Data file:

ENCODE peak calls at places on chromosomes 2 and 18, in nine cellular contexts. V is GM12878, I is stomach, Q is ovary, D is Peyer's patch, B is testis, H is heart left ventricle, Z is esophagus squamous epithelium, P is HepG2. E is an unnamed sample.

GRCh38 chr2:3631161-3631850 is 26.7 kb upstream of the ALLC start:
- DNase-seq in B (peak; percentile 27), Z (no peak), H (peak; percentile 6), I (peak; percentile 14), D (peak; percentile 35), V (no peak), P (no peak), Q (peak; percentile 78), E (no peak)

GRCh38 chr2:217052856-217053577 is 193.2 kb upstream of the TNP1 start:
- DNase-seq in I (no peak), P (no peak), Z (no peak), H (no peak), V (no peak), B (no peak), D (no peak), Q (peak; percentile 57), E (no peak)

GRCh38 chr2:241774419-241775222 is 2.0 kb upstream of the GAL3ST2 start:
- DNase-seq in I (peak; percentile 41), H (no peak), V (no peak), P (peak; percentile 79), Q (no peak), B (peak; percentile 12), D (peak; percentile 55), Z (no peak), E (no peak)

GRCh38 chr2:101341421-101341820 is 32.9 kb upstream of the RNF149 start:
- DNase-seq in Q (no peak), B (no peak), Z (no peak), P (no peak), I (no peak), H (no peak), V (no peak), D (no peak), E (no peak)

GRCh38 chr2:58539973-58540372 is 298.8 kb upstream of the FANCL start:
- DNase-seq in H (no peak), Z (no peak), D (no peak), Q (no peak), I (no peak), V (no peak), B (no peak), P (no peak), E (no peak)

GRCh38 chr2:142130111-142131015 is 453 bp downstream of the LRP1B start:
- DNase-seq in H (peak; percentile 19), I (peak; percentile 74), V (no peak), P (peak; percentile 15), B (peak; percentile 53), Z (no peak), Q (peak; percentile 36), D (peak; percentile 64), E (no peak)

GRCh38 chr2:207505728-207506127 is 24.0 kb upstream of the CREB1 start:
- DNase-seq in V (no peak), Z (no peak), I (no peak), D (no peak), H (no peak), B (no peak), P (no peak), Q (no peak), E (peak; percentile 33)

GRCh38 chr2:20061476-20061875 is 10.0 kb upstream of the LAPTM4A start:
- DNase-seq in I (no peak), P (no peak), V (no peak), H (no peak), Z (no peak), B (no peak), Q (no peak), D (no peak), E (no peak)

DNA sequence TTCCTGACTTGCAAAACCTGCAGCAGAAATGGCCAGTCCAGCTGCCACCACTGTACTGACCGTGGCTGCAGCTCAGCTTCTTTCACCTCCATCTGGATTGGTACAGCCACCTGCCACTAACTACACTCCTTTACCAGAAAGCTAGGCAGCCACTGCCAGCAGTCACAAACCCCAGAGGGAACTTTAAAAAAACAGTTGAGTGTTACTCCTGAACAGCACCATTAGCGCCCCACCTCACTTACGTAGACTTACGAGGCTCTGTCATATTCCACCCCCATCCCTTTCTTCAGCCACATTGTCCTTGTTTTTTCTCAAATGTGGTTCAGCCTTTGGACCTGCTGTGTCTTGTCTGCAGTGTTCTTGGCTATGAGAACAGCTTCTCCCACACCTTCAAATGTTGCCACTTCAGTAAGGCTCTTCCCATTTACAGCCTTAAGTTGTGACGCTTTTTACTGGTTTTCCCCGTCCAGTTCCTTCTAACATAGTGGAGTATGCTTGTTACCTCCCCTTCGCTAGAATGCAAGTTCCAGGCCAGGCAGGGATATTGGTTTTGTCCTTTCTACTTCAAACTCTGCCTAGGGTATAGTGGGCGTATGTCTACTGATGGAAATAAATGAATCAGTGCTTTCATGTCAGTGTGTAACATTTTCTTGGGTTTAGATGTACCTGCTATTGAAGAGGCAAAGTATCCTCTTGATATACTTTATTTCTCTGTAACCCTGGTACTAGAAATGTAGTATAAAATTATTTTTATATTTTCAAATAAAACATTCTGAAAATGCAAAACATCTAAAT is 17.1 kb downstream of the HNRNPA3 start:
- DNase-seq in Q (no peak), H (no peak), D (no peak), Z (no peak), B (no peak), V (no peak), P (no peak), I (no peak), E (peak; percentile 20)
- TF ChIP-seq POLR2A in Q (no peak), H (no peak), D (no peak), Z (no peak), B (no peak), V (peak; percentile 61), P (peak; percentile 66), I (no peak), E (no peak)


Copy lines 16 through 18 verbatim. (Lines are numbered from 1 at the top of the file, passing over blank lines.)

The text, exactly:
GRCh38 chr2:20061476-20061875 is 10.0 kb upstream of the LAPTM4A start:
- DNase-seq in I (no peak), P (no peak), V (no peak), H (no peak), Z (no peak), B (no peak), Q (no peak), D (no peak), E (no peak)

DNA sequence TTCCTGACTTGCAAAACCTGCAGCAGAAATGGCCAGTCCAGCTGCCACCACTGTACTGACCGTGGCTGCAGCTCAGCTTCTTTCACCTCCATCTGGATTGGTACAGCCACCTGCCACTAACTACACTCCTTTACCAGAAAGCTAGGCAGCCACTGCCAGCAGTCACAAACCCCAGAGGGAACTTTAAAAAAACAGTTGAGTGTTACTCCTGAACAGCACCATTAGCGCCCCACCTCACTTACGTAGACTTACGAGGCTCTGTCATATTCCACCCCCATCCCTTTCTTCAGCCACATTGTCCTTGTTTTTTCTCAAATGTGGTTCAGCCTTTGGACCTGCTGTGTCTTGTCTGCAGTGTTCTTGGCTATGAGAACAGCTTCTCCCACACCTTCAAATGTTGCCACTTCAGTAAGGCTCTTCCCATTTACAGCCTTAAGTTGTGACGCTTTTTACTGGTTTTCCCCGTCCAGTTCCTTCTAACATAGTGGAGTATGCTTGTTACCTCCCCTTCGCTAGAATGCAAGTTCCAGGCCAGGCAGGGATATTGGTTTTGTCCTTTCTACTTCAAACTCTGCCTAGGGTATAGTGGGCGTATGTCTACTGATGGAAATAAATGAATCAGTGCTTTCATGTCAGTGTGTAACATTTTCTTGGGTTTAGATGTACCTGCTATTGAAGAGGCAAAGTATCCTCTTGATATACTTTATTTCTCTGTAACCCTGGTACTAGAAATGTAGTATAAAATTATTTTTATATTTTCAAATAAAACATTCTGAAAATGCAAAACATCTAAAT is 17.1 kb downstream of the HNRNPA3 start: